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Scientists have developed a potentially powerful new drug against malaria, inspired by a chemical found in sweet wormwood, a Chinese herb that has been used to treat fevers for 1,500 years. The chemical, artemisinin, kills malaria parasites outright but its extraction from the plant is inefficient and artemisinin-based drugs used today are expensive compared to older, less effective therapies.

To address these obstacles, the researchers, led by Jonathan Vennerstrom of the University of Nebraska Medical Centre, devised a 'wish list' of properties and set about creating a synthetic molecule that would work in the same way in the same way as artemisinin but be cheaper and easier to mass produce.

The drug they produced  — called 0Z277 — has been successfully tested in animals and the researchers say it is more effective and longer lasting than existing artemisinin-based drugs. And, as its structure is simple, scaling up its production will be economically feasible, raising the prospect of cheaper anti-malaria drugs for developing countries. The research was supported by the Medicines for Malaria Venture and the World Health Organisation. The first human trials of the new drug began recently.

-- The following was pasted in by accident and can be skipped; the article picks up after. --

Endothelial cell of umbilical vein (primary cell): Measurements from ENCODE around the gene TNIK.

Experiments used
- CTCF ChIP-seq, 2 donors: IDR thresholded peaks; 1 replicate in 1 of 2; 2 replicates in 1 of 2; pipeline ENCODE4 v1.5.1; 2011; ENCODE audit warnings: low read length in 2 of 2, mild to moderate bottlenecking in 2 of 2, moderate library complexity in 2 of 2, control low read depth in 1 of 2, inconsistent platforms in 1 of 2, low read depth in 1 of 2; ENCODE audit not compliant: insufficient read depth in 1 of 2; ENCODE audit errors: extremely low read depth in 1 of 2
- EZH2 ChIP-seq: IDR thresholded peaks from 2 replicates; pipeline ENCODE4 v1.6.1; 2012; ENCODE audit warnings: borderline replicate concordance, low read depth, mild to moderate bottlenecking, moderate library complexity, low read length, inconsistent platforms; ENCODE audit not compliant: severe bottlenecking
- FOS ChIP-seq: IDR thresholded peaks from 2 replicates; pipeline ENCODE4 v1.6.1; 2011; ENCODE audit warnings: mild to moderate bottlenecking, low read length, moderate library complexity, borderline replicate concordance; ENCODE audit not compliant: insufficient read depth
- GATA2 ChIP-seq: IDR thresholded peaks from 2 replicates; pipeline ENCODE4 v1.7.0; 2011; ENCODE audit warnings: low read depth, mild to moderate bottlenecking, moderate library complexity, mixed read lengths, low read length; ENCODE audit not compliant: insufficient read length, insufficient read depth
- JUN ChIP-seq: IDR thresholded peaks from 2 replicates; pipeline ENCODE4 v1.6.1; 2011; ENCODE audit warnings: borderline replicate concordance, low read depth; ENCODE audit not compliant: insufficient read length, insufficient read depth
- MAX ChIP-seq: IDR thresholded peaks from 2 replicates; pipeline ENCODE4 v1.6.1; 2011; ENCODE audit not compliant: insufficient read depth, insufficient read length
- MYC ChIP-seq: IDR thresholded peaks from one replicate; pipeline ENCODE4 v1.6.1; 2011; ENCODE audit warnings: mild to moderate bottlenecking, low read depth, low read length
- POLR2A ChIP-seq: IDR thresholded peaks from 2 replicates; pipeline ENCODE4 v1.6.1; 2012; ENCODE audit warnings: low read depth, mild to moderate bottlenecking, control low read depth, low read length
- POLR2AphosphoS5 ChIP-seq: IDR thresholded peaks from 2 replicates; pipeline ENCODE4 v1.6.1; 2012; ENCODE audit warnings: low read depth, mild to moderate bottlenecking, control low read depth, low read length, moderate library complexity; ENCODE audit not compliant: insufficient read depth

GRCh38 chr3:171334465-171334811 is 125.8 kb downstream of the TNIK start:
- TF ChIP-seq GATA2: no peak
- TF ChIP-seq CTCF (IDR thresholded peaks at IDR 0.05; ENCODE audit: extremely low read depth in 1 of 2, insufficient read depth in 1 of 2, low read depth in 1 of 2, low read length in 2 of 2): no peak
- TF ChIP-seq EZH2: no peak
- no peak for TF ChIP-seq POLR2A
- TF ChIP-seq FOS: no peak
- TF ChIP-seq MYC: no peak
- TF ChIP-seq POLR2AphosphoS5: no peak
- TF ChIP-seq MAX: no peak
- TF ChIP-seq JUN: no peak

Link to full news and views story in Nature

Link to full paper by Jonathan Vennerstrom et al in Nature

Link to Nature's malaria outlook

References: Nature 430, 838 (2004) / Nature 430, 900 (2004)

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